Commenced in January 2007
Frequency: Monthly
Edition: International
Paper Count: 15

Search results for: microglia

15 The Role of Inflammasomes for aβ Microglia Phagocytosis in Alzheimer Disease

Authors: Francesca La Rosa , Marina Saresella, Mario Clerici, Michael Heneka

Abstract:

Neuroinflammation plays a key role in the modulation of the pathogenesis of neurodegenerative disorder such as Alzheimer's Disease (AD). Microglia, the main immune effector of the brain, are able to migrate to sites of Amyloid-beta (Aβ) deposition to eliminate Aβ phagocytosis upon activation by multiple receptors: Toll like receptors and scavenger receptors. The issue of whether microglia are able to eliminate pathological lesions such as neurofibrillary tangles or senile plaques from AD brain still remains the matter of controversy. Recent data suggest that the Nod Like Receptor 3 (NLRP3), multiprotein inflammasome complexes, plays a role in AD, as its activation in the microglia by Aβ triggers. IL-1β is produced as a biologically inactive pro-form and requires caspase-1 for activation and secretion. Caspase-1 activity is controlled by inflammasomes. We investigate about the importance of inflammasomes complex in the Aβ phagocytosis and its degradation. The preliminary results of phagocytosis assay and immunofluorescent experiment on primary Microglia cells to lipopolysaccharide (LPS) an Aβ exposure show that a previous treatment with LPS reduce Aβ phagocytosis. Different results were obtained in Primary Microglia wild type, NLRP3 and ASC Knockout suggesting a real inflammasomes involvement in Alzheimer's pathology. Inflammasomes inactivation reduces the production of inflammatory cytokines prolonging the protective activity of microglia and Aβ clearance, featuring a typical microglia phenotype of the early stage of AD disease.

Keywords: Alzheimer disease, innate immunity, neuroinflammation, NLRP3

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14 Inflammatory Alleviation on Microglia Cells by an Apoptotic Mimicry

Authors: Yi-Feng Kao, Huey-Jine Chai, Chin-I Chang, Yi-Chen Chen, June-Ru Chen

Abstract:

Microglia is a macrophage that resides in brain, and overactive microglia may result in brain neuron damage or inflammation. In this study, the phospholipids was extracted from squid skin and manufactured into a liposome (SQ liposome) to mimic apoptotic body. We then evaluated anti-inflammatory effects of SQ liposome on mouse microglial cell line (BV-2) by lipopolysaccharide (LPS) induction. First, the major phospholipid constituents in the squid skin extract were including 46.2% of phosphatidylcholine, 18.4% of phosphatidylethanolamine, 7.7% of phosphatidylserine, 3.5% of phosphatidylinositol, 4.9% of Lysophosphatidylcholine and 19.3% of other phospholipids by HPLC-UV analysis. The contents of eicosapentaenoic acid (EPA) and docosahexaenoic acid (DHA) in the squid skin extract were 11.8 and 28.7%, respectively. The microscopic images showed that microglia cells can engulf apoptotic cells or SQ-liposome. In cell based studies, there was no cytotoxicity to BV-2 as the concentration of SQ-liposome was less than 2.5 mg/mL. The LPS induced pro-inflammatory cytokines, including tumor necrosis factor-alpha (TNF-α) and interleukin-6 (IL-6), were significant suppressed (P < 0.05) by pretreated 0.03~2.5mg/ml SQ liposome. Oppositely, the anti-inflammatory cytokines transforming growth factor-beta (TGF-β) and interleukin-10 (IL-10) secretion were enhanced (P < 0.05). The results suggested that SQ-liposome possess anti-inflammatory properties on BV-2 and may be a good strategy for against neuro-inflammatory disease.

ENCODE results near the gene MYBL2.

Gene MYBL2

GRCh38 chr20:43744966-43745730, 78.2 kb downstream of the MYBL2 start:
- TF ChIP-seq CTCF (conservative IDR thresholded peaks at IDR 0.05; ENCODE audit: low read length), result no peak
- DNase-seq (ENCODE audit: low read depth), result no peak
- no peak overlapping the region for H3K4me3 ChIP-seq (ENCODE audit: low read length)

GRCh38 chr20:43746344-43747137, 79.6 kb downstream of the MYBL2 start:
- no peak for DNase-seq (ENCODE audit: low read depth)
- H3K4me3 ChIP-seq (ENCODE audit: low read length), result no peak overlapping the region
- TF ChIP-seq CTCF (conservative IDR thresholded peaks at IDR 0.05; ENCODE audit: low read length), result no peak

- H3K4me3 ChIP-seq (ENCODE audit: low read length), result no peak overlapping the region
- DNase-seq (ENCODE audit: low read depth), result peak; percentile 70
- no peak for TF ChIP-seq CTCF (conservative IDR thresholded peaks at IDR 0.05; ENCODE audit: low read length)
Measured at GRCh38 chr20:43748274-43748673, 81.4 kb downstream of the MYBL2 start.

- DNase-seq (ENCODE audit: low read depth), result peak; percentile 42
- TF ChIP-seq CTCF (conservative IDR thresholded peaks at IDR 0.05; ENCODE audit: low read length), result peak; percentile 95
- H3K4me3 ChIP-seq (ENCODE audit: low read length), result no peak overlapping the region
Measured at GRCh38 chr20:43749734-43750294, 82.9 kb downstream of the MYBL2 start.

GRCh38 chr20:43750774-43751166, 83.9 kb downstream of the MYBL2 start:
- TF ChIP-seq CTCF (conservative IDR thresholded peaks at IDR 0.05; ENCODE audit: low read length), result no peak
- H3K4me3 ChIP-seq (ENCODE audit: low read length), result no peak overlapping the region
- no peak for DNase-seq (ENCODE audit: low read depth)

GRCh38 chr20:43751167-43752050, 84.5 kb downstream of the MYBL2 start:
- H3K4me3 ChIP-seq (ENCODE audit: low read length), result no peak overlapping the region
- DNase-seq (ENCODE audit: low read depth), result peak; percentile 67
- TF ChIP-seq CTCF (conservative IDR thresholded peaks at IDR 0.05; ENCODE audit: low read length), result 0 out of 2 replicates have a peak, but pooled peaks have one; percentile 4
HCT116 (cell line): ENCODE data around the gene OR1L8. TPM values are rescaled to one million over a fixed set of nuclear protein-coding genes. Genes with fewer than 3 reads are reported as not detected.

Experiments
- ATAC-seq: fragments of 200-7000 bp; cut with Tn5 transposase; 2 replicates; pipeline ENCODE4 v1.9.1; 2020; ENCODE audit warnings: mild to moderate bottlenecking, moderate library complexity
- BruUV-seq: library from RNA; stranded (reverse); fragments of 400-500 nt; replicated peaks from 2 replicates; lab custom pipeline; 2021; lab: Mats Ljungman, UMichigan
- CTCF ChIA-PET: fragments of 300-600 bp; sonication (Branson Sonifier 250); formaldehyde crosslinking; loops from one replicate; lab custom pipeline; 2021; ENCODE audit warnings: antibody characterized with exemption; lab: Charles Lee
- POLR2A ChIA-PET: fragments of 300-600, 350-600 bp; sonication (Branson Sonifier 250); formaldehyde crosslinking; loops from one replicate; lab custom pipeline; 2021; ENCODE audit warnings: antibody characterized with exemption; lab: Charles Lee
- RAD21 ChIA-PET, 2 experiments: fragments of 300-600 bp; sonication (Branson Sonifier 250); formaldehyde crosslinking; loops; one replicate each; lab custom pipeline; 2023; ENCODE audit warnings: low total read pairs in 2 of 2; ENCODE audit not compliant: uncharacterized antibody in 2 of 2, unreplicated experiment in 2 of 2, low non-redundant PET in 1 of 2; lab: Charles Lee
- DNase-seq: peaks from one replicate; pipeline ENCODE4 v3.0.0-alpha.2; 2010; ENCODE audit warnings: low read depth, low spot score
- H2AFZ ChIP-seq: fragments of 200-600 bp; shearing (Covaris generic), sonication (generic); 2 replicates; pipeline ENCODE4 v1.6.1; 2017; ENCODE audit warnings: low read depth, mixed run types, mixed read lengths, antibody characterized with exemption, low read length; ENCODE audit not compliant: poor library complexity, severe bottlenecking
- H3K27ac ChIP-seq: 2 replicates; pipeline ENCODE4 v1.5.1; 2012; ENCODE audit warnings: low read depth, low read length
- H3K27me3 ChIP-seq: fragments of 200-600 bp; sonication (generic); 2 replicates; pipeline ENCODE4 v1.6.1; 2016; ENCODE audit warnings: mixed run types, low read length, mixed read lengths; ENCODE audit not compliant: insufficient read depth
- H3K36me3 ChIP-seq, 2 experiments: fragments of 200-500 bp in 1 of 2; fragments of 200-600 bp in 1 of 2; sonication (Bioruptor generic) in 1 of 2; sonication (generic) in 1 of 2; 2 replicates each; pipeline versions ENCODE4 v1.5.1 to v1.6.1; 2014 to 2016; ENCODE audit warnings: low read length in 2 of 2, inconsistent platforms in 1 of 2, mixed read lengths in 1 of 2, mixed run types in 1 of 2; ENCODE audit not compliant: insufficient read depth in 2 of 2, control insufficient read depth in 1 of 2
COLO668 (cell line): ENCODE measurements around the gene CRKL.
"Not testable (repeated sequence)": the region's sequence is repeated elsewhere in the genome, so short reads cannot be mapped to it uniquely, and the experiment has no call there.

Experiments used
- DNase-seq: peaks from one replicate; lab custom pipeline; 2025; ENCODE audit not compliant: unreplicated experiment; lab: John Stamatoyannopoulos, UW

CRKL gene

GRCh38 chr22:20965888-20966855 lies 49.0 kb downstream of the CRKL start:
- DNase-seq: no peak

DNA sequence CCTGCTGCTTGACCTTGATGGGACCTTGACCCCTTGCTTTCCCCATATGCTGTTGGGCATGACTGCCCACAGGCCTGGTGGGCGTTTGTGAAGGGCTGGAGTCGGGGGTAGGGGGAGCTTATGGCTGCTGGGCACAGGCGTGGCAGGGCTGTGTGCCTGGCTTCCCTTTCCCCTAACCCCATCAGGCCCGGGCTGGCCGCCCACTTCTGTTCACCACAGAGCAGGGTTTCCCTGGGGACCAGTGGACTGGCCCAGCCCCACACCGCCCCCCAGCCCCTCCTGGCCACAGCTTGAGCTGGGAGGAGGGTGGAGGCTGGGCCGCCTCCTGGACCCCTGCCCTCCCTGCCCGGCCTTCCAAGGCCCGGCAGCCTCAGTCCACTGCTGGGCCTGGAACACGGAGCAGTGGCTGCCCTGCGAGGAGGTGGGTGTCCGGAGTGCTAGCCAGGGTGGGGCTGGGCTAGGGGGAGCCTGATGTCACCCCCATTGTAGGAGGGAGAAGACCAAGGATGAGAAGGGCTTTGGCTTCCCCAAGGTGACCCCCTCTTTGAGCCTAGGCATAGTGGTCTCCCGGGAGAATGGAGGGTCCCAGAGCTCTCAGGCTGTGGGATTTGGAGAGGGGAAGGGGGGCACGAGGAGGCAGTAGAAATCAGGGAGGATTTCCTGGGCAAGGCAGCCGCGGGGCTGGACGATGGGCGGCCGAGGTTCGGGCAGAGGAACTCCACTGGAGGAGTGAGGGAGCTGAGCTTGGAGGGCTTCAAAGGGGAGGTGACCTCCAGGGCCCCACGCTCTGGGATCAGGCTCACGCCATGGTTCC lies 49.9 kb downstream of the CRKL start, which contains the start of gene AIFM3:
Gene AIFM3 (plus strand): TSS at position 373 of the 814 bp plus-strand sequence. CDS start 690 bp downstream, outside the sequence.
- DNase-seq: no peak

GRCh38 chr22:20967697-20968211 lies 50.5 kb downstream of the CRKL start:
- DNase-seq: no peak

Keywords: apoptotic mimicry, neuroinflammation, microglia, squid processing by-products

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13 Microglia Activity and Induction of Mechanical Allodynia after Mincle Receptor Ligand Injection in Rat Spinal Cord

Authors: Jihoon Yang, Jeong II Choi

Abstract:

Mincle is expressed in macrophages and is members of immunoreceptors induced after exposure to various stimuli and stresses. Mincle receptor activation promotes the production of these substances by increasing the transcription of inflammatory cytokines and chemokines. Cytokines, which play an important role in the initiation and maintenance of such inflammatory pain diseases, have a significant effect on sensory neurons in addition to their enhancement and inhibitory effects on immune and inflammatory cells as mediators of cell interaction. Glial cells in the central nervous system play a critical role in development and maintenance of chronic pain states. Microglia are tissue-resident macrophages in the central nervous system, and belong to a group of mononuclear phagocytes. In the central nervous system, mincle receptor is present in neurons and glial cells of the brain.This study was performed to identify the Mincle receptor in the spinal cord and to investigate the effect of Mincle receptor activation on nociception and the changes of microglia. Materials and Methods: C-type lectins(Mincle) was identified in spinal cord of Male Sprague–Dawley rats. Then, mincle receptor ligand (TDB), via an intrathecal catheter. Mechanical allodynia was measured using von Frey test to evaluate the effect of intrathecal injection of TDB. Result: The present investigation shows that the intrathecal administration of TDB in the rat produces a reliable and quantifiable mechanical hyperalgesia. In addition, The mechanical hyperalgesia after TDB injection gradually developed over time and remained until 10 days. Mincle receptor is identified in the spinal cord, mainly expressed in neuronal cells, but not in microglia or astrocyte. These results suggest that activation of mincle receptor pathway in neurons plays an important role in inducing activation of microglia and inducing mechanical allodynia.